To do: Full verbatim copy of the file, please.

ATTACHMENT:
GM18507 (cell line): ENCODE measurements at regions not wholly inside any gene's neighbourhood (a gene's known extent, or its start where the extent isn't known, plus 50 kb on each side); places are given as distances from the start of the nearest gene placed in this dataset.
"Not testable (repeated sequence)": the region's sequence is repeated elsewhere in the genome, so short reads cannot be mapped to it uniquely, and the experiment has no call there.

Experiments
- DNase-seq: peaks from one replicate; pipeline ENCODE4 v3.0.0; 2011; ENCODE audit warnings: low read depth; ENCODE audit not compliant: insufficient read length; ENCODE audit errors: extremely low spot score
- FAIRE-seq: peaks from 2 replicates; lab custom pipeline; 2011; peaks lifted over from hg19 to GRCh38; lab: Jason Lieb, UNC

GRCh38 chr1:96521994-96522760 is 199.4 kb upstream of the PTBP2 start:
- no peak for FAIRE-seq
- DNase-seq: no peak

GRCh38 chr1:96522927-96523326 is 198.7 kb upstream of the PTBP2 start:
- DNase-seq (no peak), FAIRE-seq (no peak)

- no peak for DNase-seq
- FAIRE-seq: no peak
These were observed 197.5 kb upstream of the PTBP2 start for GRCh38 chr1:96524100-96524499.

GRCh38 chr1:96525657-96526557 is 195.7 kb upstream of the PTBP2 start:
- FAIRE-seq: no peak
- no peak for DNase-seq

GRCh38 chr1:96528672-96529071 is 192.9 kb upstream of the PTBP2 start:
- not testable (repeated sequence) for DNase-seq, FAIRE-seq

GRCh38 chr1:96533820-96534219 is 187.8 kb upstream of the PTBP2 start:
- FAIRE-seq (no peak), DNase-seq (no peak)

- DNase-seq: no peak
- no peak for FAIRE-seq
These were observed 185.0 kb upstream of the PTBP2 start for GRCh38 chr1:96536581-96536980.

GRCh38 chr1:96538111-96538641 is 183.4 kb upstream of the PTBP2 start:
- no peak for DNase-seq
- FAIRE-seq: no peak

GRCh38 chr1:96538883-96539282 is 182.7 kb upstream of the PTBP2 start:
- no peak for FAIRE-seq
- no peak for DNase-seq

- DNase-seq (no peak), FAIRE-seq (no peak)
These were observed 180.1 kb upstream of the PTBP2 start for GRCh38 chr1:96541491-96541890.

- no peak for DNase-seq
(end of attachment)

GM18507 (cell line): ENCODE measurements at regions not wholly inside any gene's neighbourhood (a gene's known extent, or its start where the extent isn't known, plus 50 kb on each side); places are given as distances from the start of the nearest gene placed in this dataset.
"Not testable (repeated sequence)": the region's sequence is repeated elsewhere in the genome, so short reads cannot be mapped to it uniquely, and the experiment has no call there.

Experiments
- DNase-seq: peaks from one replicate; pipeline ENCODE4 v3.0.0; 2011; ENCODE audit warnings: low read depth; ENCODE audit not compliant: insufficient read length; ENCODE audit errors: extremely low spot score
- FAIRE-seq: peaks from 2 replicates; lab custom pipeline; 2011; peaks lifted over from hg19 to GRCh38; lab: Jason Lieb, UNC

GRCh38 chr1:96521994-96522760 is 199.4 kb upstream of the PTBP2 start:
- no peak for FAIRE-seq
- DNase-seq: no peak

GRCh38 chr1:96522927-96523326 is 198.7 kb upstream of the PTBP2 start:
- DNase-seq (no peak), FAIRE-seq (no peak)

- no peak for DNase-seq
- FAIRE-seq: no peak
These were observed 197.5 kb upstream of the PTBP2 start for GRCh38 chr1:96524100-96524499.

GRCh38 chr1:96525657-96526557 is 195.7 kb upstream of the PTBP2 start:
- FAIRE-seq: no peak
- no peak for DNase-seq

GRCh38 chr1:96528672-96529071 is 192.9 kb upstream of the PTBP2 start:
- not testable (repeated sequence) for DNase-seq, FAIRE-seq

GRCh38 chr1:96533820-96534219 is 187.8 kb upstream of the PTBP2 start:
- FAIRE-seq (no peak), DNase-seq (no peak)

- DNase-seq: no peak
- no peak for FAIRE-seq
These were observed 185.0 kb upstream of the PTBP2 start for GRCh38 chr1:96536581-96536980.

GRCh38 chr1:96538111-96538641 is 183.4 kb upstream of the PTBP2 start:
- no peak for DNase-seq
- FAIRE-seq: no peak

GRCh38 chr1:96538883-96539282 is 182.7 kb upstream of the PTBP2 start:
- no peak for FAIRE-seq
- no peak for DNase-seq

- DNase-seq (no peak), FAIRE-seq (no peak)
These were observed 180.1 kb upstream of the PTBP2 start for GRCh38 chr1:96541491-96541890.

- no peak for DNase-seq